PHOENIX - State lawmakers will get another chance to decide if parents who don't report their children as missing should be charged as criminals.

The proposal by Rep. Michelle Ugenti, R-Scottsdale, would make it a crime for a parent or guardian to fail to inform police if a child younger than 6 has been missing for at least 24 hours. The same requirement would apply to stepparents or anyone who "has the care of custody" of that child.

Violators could end up behind bars for 18 months.

The measure is an outgrowth of the Casey Anthony case in Florida. She was acquitted two years ago of murdering her 2-year-old daughter, Caylee.

Prosecutors said pursuing that case was complicated by the fact that Anthony did not report her daughter missing in 2008 for 31 days. Her skeletal remains were found six months later.

Ugenti said she is not trying to change Arizona law based on an isolated incident.

"I don't know how isolated it is," she said. "I'm glad it's not at an epidemic level, that's for sure," Ugenti continued. "But it's about protecting children."

Ugenti also said her proposal is far less sweeping than what was adopted in some other states in the wake of the Casey Anthony case.

For example, she said, the New Jersey version of the law makes it a felony to fail to report a missing child up to age 13. Illinois and South Dakota have similar measures.

And the Louisiana statute covers children of all ages.

"Mine is very tailored and narrow," Ugenti said, notably that it applies only through age 5.

"It's designed to protect the most vulnerable population," she continued. "If a child, a toddler is missing, their safety is at risk."

The terms of HB 2002 are not new. The same measure was approved last year by the state House.

But it bogged down when state senators, at the behest of Attorney General Tom Horne, tacked on an unrelated provision aimed at the polygamous community of Colorado City, on the Utah border. That change would have allowed county supervisors to have the sheriff's department take over law enforcement in any city where at least half the local police officers over an eight-year period have had their peace-officer certifications revoked.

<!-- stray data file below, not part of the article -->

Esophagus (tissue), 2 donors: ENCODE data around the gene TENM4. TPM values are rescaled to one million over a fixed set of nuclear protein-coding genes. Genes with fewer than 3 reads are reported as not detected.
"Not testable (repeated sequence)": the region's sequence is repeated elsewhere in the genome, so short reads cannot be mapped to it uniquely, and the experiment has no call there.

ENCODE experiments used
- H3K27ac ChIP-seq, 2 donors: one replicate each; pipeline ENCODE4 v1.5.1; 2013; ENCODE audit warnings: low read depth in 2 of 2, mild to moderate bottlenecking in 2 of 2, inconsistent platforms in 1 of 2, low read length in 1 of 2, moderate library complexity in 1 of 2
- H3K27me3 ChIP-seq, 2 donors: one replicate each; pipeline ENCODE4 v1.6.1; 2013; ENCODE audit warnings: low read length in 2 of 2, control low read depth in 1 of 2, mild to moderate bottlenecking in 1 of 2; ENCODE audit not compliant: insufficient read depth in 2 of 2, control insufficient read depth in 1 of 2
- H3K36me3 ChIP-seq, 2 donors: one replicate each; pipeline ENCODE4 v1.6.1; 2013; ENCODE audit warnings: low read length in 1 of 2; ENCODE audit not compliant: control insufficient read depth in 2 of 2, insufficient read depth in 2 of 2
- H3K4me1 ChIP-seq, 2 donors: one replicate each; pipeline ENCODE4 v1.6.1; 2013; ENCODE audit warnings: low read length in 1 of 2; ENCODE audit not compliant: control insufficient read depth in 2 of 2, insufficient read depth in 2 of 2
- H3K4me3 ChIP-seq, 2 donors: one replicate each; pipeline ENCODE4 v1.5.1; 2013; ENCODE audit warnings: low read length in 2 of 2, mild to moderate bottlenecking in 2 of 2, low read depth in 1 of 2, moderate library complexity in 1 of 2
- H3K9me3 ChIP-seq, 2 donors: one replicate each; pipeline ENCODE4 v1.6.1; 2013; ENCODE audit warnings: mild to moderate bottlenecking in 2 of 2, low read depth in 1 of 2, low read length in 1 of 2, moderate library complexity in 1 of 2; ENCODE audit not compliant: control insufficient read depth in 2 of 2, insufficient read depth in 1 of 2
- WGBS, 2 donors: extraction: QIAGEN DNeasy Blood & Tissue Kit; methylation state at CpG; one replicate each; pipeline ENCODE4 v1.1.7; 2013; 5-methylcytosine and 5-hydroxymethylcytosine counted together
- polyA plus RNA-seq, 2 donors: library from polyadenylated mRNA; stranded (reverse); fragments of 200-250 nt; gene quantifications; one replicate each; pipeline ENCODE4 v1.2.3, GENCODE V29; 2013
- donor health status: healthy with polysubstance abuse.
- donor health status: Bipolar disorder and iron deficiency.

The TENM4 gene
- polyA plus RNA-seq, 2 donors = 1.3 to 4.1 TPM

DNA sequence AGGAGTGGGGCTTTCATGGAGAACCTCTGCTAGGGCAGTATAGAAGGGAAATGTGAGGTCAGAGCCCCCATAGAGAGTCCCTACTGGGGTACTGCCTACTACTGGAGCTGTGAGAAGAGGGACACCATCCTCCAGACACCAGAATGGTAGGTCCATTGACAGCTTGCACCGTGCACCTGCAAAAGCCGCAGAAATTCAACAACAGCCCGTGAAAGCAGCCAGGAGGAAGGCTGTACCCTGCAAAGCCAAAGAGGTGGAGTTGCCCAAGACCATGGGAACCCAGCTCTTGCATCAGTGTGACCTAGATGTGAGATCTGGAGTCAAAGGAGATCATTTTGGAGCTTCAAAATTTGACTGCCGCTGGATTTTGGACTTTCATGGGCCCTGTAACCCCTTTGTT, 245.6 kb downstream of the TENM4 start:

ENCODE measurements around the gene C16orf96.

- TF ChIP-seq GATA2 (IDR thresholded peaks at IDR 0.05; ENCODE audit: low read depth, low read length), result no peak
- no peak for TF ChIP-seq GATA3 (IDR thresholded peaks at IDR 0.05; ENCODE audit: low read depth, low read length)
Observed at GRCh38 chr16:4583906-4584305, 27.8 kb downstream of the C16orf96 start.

More than half of the officers in Colorado City have lost their certification, some for misconduct with minors and others after declaring that their loyalty to Warren Jeffs, the jailed leader of the Fundamentalist Church of Jesus Christ of Latter-Day Saints, is more important than state law.

Horne actually got a version of that measure out of the Senate last year, only to have it killed in the House amid opposition from the two Republican representatives of the area, Doris Goodale of Kingman and Nancy McLain of Bullhead City. McLain said the community now has new officers who are certified and it would be wrong for Colorado City to lose its local police force now because of the actions of prior officers.

With time running out toward the end of the session, Horne tacked that language onto Ugenti's more popular House-passed bill as it was going through the Senate. But House Speaker Andy Tobin, R-Paulden, refused to consider the Senate changes, ruling that the new amendment did not meet a requirement that amendments to a bill be germane to the original measure.

And with lawmakers at the end of their session, that killed the entire proposal.

Horne said he intends to pursue some version of the Colorado City legislation this session.

"I don't know how isolated it is. I'm glad it's not at an epidemic level, that's for sure. But it's about protecting children."

Michelle Ugenti,